Turkish President Recep Tayyip Erdoğan, who has been harshly criticized for his intolerance of free speech, has vowed to improve freedom of expression in Turkey with a new judicial reform package he unveiled on Thursday, Turkish media reported.
Erdoğan announced the “Judicial Reform Strategy Document” at a meeting at his presidential palace in Ankara.
“With this document, we are bringing forward new approaches aiming to strengthen freedom of expression in the country and take it to a better place,” Erdoğan said.
According to the Turkish president, the two main perspectives of the judicial reform package are to strengthen democracy, rights and freedoms and the improvement of the functioning of the judicial system.
Erdoğan is widely criticized for taking Turkey’s judiciary under his absolute control, particularly after a failed coup attempt in July 2016 following which Erdoğan launched a massive witch hunt in the country against his critics under the pretext of an anti-coup fight.
Erdoğan said with the new judicial reform, pre-trial detention will be not be resorted to excessively, while the necessary measures will be taken for a fair and effective trial.
Around 50,000 people have been arrested while more than 500,000 have been prosecuted in Turkey since the failed coup attempt over alleged links to the Gülen movement, which is accused by the Turkish government of masterminding the failed coup. The movement strongly denies any involvement in the abortive putsch.
Most of the people arrested over Gülen links are held in pre-trial detention for months waiting for an indictment, and even pregnant women or women who have just given birth are arrested despite the fact that Turkish law calls for a delay in the detention of such women.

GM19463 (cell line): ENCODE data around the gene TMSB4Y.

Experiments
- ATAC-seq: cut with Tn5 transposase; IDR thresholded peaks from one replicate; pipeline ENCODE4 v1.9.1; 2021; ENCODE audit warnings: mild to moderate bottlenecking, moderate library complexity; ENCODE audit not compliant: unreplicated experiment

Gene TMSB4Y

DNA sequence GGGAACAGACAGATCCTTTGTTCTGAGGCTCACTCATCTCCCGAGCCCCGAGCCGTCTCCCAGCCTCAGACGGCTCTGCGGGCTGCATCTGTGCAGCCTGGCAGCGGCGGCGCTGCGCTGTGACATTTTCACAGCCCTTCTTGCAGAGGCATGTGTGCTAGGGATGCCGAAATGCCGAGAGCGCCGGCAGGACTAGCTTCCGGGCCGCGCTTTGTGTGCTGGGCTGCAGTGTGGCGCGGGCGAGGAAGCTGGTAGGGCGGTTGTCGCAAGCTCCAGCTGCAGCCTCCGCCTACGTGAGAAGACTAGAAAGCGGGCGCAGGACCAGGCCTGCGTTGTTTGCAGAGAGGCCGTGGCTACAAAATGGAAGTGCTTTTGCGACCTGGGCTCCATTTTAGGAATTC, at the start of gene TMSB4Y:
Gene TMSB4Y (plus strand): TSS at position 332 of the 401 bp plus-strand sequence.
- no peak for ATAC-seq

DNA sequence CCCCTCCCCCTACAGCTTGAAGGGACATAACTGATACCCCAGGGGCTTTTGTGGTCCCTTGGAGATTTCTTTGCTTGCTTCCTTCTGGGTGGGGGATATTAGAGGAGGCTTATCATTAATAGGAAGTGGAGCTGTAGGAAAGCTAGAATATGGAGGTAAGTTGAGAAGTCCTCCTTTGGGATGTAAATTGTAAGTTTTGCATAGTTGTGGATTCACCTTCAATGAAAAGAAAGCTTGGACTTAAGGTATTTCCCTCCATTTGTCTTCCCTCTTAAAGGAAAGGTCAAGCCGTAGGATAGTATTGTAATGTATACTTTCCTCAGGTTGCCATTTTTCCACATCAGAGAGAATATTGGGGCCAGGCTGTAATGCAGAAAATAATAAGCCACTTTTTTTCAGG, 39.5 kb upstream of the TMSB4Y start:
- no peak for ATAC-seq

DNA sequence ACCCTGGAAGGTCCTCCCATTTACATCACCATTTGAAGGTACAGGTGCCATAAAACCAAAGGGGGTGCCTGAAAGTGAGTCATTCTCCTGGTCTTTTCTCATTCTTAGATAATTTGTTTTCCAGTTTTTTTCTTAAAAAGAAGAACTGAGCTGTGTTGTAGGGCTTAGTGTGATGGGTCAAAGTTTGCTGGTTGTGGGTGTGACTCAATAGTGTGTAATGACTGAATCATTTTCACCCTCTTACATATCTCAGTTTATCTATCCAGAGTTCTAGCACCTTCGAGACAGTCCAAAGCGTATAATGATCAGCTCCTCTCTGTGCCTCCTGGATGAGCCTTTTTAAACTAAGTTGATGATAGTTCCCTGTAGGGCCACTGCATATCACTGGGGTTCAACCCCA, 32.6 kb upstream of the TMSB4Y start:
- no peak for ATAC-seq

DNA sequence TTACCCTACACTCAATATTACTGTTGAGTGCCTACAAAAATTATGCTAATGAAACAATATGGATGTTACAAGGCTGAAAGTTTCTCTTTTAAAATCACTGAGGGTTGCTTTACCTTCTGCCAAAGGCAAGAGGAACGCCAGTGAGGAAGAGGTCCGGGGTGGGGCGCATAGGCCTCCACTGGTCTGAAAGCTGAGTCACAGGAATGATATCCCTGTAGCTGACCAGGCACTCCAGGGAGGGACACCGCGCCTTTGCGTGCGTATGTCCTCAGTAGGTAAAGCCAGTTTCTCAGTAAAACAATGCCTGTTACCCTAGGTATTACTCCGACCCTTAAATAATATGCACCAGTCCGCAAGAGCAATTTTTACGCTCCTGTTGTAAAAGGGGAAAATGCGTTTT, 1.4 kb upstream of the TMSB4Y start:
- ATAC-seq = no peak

The new judicial reform package will also make it possible to ban access to a particular news article on a website if it is found problematic by Turkish authorities and not the entire website as has been done in the past, according to Erdoğan.
The president said although the EU has not kept its promises to Turkey regarding its membership process, Turkey is expressing its commitment to membership with the new judicial reform package he unveiled on Thursday.
Still considered a close security ally, Turkey’s candidacy to join the world’s largest trading group is frozen because of “further serious backsliding” on human rights, judicial independence and stable economic policy, the European Commission said on Wednesday.
With Erdoğan’s crackdown on dissidents and his sweeping new presidential powers that the commission says lacks checks and balances, many EU states say Turkey no longer meets the democratic criteria to be a candidate, let alone an EU member.